Femoral epiphysis - slipped
A slipped capital femoral epiphysis is a separation of the ball of the hip joint from the thigh bone (femur) at the upper growing end (growth plate) of the bone.
A slipped capital femoral epiphysis may affect both hips.
An epiphysis is an area at the end of a long bone. It is separated from the main part of the bone by the growth plate. In this condition, the problem occurs in the upper area while the bone is still growing.
Slipped capital femoral epiphysis occurs in about 2 out of every 100,000 children. It is more common in:
Children with hormone imbalances caused by other conditions are at higher risk for this disorder.
The health care provider will examine you. A hip or pelvis x-ray can confirm this condition.
Surgery to stabilize the bone with pins or screws will prevent the ball of the hip joint from slipping or moving out of place. At times, the hip joint has to be opened up to allow the surgeon to realign the hip. Some surgeons may suggest using pins on the other hip at the same time. This is because many children will develop this problem in that hip later.
The outcome is most often good with treatment. In rare cases, the hip joint may wear away, despite prompt diagnosis and treatment.
This disorder is linked to a greater risk for osteoarthritis later in life. Other potential but rare complications include reduced blood flow to the hip joint and wearing away of hip joint tissue. This can lead to increased pain and stiffness of the joint, even at young age.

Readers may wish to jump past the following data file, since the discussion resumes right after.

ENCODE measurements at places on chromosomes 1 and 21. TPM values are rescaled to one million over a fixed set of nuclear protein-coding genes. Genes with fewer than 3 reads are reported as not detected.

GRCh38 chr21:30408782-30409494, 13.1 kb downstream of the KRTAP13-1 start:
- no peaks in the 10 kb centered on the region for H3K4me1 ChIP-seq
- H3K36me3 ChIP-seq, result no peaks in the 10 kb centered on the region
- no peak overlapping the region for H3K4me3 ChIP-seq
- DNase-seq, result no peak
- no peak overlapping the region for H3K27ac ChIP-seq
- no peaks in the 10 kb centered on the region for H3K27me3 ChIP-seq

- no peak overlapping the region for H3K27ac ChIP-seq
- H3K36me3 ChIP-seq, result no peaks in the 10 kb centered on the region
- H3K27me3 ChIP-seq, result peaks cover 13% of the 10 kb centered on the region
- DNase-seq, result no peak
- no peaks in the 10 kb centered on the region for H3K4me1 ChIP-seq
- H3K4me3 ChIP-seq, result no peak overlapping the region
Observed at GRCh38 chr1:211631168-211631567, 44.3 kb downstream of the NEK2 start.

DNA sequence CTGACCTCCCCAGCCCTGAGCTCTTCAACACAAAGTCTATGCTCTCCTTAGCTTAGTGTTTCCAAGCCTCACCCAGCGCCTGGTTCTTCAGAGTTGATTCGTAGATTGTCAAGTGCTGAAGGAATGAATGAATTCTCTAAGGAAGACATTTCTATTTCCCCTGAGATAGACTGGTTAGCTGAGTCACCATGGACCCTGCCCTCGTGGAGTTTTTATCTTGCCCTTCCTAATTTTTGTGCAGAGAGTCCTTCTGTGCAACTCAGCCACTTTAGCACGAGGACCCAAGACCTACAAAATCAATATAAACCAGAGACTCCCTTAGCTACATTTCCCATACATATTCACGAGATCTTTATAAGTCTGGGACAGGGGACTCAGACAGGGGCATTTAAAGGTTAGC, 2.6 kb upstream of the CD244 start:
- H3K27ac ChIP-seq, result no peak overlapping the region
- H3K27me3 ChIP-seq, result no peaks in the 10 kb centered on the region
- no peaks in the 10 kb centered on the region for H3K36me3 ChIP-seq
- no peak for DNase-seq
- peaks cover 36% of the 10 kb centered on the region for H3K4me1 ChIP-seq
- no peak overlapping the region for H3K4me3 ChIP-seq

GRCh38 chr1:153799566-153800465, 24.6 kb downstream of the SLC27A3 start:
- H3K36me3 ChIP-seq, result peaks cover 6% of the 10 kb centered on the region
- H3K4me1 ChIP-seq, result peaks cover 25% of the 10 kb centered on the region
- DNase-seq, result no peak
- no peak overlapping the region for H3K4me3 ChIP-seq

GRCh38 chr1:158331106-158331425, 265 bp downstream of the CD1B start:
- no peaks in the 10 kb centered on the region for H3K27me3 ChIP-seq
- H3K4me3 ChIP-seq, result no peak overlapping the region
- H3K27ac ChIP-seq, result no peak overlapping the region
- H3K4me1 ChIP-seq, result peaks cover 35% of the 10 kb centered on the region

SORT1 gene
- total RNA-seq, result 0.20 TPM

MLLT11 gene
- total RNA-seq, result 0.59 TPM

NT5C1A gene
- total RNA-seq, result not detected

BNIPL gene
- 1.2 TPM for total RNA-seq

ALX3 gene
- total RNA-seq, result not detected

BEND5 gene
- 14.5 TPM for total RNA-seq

If your child has ongoing pain or other symptoms of this disorder, have the child lie down right away and stay still until you get medical help.
Weight control for obese children may be helpful. Many cases are not preventable.
Sankar WN, Winell JJ, Horn BD, Wells L. The hip. In: Kliegman RM, St. Geme JW, Blum NJ, Shah SS, Tasker RC, Wilson KM, eds. Nelson Textbook of Pediatrics. 21st ed. Philadelphia, PA: Elsevier; 2020:chap 698.
Sawyer JR, Spence DD. Fractures and dislocations in children. In: Azar FM, Beaty JH, eds. Campbell's Operative Orthopaedics. 14th ed. Philadelphia, PA: Elsevier; 2021:chap 36.BACK TO TOP
Review Date: 11/12/2020
Reviewed By: C. Benjamin Ma, MD, Professor, Chief, Sports Medicine and Shoulder Service, UCSF Department of Orthopaedic Surgery, San Francisco, CA. Also reviewed by David Zieve, MD, MHA, Medical Director, Brenda Conaway, Editorial Director, and the A.D.A.M. Editorial team.
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